Pietisten

A Generation in Advent

December 15, 1991

Because I could no longer stop the shame-induced grimace from taking over my face, because the electric shriek of my ten-dollar phone brought only anger, and because I could no longer interview healthy adult males struggling to remember their addresses as part of my jailhouse employment, I have found myself in Mexico, re-creating.

It is advent in Los Cabos, and all over the world. Colored Navidad lights drape the palm trees, shrimp boats, taco stands, and surfwear shops. On the Baja Coast, the living is cheap. Waiters earning $7.50 per day serve up cheeseburgers to eager Americans, famished from the day’s activity. Cabo San Lucas, my home for the weekend, is a big draw for water sports enthusiasts from the U.S.A. The mirror-smooth and blood- warm waters of the Gulf of Baja have proven commodious to those seeking sun, jet-skiing, para-sailing, deep-sea fishing, and other hyphenated diversion. Christmas, two years ago, a tyrant was dislodged in Romania. This Christmas, Europe and Asia opt for American solutions. In the swaggering bids for regional independence among the former territories of the Soviet Union, we see our own revolutionary heroes and their desire for self-determination. In the agglomerative actions of the European Community, who want to tum the whole of Europe into an extensive free-trade zone, we see a plan that could have the freely trading fifty American states as its inspiration.

In two very different settings, American approaches to trade and government are seen as the long-awaited Santa Clauses of some oft victimized peoples. I don’t want to belittle persons who only want to heat their homes and feed their families. Methods chosen of late may well provide long sought solutions. It is my prayer this Christmas that, after the sacrifices of transition, all of the goals of Europe’s well-meaning politicos will be met. However, with America an undisputed world leader, some talk should be made of stagnation in paradise. Life on the receiving end of the great consumerist Santa Claus has engendered heartache of its own.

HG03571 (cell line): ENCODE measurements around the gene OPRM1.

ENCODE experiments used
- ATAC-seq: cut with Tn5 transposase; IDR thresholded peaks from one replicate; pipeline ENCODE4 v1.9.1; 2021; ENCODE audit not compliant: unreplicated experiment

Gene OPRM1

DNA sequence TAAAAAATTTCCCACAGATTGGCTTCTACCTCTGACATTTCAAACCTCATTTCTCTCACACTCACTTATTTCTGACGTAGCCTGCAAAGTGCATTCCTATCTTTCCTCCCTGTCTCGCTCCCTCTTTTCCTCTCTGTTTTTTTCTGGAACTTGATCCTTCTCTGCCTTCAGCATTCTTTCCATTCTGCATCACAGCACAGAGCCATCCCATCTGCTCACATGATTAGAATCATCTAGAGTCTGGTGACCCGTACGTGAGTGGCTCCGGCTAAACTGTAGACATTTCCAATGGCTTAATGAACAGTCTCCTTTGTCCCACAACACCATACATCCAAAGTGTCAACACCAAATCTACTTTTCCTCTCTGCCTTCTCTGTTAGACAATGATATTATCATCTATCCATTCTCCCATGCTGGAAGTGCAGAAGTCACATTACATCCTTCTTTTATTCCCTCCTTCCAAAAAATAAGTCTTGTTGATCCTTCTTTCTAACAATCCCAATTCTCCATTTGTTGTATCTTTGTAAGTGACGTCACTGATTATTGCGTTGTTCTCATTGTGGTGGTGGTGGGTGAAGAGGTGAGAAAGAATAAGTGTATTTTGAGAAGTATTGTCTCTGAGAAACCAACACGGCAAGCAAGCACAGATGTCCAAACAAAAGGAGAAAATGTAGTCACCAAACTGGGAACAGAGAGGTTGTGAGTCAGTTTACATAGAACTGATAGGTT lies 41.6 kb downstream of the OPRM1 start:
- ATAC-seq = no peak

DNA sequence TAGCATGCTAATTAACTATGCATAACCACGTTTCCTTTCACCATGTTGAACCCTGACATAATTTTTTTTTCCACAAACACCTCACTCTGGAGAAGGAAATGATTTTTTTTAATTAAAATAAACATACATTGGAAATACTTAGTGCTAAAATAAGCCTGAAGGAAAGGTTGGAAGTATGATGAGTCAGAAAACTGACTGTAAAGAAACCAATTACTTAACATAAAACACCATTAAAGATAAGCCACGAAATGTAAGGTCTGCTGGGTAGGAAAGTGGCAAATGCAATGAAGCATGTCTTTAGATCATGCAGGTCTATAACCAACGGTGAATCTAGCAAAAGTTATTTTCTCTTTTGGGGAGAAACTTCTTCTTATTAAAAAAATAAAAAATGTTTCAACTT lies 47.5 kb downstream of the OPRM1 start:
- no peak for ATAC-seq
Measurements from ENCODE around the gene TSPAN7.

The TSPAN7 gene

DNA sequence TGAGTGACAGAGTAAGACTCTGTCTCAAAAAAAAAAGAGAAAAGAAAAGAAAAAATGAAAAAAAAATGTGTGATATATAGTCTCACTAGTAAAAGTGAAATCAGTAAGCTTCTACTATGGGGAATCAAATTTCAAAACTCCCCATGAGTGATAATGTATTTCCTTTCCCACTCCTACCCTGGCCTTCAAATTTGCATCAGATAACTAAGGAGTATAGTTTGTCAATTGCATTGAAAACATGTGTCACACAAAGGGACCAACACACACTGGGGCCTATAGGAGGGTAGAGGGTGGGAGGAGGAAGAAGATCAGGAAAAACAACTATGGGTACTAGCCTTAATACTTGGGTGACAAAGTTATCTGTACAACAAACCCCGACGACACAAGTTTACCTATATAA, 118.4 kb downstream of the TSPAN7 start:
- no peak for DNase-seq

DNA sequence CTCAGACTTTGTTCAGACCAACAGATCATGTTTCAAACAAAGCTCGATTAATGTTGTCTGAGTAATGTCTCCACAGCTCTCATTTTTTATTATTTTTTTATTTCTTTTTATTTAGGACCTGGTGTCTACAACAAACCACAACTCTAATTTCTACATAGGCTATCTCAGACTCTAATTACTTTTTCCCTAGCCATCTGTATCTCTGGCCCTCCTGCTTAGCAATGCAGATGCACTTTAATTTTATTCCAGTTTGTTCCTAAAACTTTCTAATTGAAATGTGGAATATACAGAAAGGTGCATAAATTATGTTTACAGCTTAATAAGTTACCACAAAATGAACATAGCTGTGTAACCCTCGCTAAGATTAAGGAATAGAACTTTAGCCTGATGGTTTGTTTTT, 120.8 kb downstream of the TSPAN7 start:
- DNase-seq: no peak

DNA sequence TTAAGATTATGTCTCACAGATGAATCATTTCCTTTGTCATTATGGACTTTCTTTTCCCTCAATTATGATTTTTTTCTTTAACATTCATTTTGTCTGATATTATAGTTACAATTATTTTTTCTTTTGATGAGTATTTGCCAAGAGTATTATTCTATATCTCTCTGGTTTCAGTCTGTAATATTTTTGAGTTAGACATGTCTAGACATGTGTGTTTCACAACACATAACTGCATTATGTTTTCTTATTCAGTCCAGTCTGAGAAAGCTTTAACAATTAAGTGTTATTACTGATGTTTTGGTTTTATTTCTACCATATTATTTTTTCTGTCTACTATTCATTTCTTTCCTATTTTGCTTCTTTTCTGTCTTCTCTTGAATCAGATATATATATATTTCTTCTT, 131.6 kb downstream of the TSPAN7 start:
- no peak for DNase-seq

There is a malady peculiar to persons of my generation. We can’t figure out when life begins in earnest. We wonder when to add our talents to the grand sum of talented offerings that have gone before to make up the traditions nurturing us.

Those who remember the 1960s have probably long since tired of talk of generation gaps and the desire of certain age groups to be understood apart from those preceding and following them. Nonetheless, I find myself part of a generation in the shadows. In our late twenties and early thirties, we never lacked television as a companion. Unlike the youth of the sixties, we are known for our reticence rather than our activism, our confusion rather than our self-righteous clarity.

This is the generation to which everything was reported extensively, butt? which nothing directly happened. We may have seen the Vietnam War, but only on TV. We are the generation who never had to fight, never lived through economic depression, and has no recollection of the sacrifices of immigration.

Persons who endured the sufferings of the calamities involved would surely never wish them on anyone. I am not here to wish them on myself. However, a malaise has settled on those who never had to suffer. Raised on television, we are comfortable spectators. We yearn to commit and cannot. In a specialized economy, we fail to find a niche, dabbling serially in unrelated jobs. In a world where travel is easier than ever before we move frequently, foreclosing for ourselves the true community we seek. In a varied religious marketplace where creativity is tolerated more than ever before, we are mute.

Douglas Coupland, author of Generation X: Tales for an Accelerated Culture, a novel addressing the difficulties of my generation describes the inability to commit as “now denial.” He defines this as the tendency, “to tell oneself that the only time worth living in is the past and that the only time that may ever be interesting again is the future.”

For my generation, meaning is reserved for those who grappled with the challenges of the past. Commitment is to be avoided because by committing we may be limiting our possibilities in the hoped-for future. We grieve for a past we’ve never known and long for a future we refuse to try to shape. The struggles of the twentieth century may have been fraught with pain, but such pains gave definition and meaning to those who sought to overcome them. Rich meaning is absent for those who have mastered only entertaining themselves.

We plod on, waiting for the now to become the future. Like the Christmas lights this nervous night in Baja, we burn in anticipation of the coming of the mysterious agent which will start life in full and end the habit of commitmentless wandering.

So come quickly, Emmanuel. Send your light into the shadows where the X generation waits. Give us the vision and the agenda to create a flesh and blood future born of our unique experience. As you build your church, add our talents to those before, such that we may go forward, celebrate your tradition, and one day pass it on, knowing that for a time it was our attempt to be a part of your work. Amen.